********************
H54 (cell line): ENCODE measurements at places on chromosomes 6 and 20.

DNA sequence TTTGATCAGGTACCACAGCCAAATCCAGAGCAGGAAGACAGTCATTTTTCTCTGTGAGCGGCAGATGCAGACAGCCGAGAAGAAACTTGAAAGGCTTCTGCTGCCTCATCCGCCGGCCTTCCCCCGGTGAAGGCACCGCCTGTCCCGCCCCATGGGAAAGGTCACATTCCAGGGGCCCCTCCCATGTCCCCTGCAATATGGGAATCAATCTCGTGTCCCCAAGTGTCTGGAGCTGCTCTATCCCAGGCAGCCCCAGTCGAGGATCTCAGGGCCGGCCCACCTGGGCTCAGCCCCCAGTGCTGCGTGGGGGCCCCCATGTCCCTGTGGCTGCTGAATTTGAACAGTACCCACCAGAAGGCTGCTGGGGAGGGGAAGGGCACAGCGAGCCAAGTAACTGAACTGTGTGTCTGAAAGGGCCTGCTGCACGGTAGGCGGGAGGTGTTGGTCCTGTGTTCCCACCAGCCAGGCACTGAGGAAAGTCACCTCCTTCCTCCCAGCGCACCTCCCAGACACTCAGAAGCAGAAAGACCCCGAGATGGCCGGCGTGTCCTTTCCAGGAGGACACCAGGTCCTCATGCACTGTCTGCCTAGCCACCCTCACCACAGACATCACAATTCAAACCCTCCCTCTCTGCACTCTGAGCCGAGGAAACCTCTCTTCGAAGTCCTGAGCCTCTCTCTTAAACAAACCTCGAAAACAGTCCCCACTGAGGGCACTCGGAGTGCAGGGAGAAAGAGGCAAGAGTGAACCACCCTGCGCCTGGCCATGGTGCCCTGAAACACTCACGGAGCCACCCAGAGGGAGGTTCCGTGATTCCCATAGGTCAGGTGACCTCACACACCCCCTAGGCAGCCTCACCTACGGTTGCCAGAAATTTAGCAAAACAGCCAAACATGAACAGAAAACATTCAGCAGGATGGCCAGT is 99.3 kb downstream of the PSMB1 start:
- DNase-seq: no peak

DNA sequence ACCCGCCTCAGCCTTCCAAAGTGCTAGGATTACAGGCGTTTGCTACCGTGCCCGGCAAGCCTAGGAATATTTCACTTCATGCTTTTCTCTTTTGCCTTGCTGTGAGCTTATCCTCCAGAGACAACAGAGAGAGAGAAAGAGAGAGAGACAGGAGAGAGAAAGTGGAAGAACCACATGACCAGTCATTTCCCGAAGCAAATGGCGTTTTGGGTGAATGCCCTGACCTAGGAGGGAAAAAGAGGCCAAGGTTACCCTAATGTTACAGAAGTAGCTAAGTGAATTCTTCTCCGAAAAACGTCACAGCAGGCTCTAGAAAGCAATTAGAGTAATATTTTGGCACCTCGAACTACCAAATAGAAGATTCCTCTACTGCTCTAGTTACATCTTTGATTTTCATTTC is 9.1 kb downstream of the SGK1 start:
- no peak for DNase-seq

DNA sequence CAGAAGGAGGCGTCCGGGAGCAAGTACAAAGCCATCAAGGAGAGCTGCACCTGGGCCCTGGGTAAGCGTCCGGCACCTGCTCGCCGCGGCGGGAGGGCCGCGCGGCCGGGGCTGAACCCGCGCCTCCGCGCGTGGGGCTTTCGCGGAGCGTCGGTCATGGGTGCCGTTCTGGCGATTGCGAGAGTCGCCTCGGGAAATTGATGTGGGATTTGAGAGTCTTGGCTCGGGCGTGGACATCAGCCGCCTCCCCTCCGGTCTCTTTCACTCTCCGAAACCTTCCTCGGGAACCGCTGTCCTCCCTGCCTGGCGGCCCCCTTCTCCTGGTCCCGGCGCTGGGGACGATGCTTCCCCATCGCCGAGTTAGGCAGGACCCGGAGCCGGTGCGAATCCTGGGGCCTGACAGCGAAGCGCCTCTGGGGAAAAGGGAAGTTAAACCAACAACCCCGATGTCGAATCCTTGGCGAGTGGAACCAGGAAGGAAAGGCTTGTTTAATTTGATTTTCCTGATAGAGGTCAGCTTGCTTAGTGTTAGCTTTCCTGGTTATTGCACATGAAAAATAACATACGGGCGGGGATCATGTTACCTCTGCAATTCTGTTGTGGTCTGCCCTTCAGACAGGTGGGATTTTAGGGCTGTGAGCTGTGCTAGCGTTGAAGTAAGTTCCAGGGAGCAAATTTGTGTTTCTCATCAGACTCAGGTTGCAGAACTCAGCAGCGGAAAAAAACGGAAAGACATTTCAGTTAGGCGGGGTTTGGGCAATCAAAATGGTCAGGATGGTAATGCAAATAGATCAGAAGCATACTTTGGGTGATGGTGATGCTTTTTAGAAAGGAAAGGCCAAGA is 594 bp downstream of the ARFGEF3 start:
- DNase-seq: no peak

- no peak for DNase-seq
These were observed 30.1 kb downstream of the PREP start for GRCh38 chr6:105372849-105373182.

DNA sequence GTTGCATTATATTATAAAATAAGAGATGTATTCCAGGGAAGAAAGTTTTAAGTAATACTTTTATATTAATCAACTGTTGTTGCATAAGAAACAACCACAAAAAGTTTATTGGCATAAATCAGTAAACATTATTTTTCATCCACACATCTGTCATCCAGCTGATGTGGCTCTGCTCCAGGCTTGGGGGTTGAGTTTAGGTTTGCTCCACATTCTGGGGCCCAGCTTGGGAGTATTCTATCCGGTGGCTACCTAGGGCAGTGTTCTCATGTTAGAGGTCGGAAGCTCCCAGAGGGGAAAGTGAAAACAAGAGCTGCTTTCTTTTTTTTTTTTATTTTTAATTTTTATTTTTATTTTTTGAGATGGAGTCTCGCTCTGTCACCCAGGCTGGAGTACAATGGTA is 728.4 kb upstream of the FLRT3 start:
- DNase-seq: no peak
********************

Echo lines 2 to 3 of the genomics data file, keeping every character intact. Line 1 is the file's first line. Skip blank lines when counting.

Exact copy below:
DNA sequence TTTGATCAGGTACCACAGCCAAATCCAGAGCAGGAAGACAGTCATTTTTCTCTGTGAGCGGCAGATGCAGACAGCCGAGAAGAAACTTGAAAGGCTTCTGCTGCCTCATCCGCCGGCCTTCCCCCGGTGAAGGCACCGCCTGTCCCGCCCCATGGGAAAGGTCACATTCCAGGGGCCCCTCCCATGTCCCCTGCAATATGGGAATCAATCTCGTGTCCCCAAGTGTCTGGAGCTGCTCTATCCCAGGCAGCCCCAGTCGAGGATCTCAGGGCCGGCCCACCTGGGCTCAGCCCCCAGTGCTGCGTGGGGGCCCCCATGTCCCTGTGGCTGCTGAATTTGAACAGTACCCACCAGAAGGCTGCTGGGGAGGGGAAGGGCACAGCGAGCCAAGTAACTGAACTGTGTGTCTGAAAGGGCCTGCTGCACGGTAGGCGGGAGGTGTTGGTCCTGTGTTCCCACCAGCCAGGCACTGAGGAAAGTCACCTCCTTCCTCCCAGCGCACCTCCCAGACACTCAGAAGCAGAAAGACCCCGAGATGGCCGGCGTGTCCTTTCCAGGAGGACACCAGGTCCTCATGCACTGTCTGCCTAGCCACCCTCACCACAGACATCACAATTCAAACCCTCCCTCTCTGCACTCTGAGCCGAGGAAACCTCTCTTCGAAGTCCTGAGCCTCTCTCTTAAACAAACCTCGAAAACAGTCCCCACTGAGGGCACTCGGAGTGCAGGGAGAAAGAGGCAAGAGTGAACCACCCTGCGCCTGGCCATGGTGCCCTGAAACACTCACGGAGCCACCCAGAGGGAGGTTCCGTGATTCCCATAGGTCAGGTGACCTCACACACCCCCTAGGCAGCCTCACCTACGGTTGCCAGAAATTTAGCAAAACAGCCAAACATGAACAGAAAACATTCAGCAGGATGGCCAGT is 99.3 kb downstream of the PSMB1 start:
- DNase-seq: no peak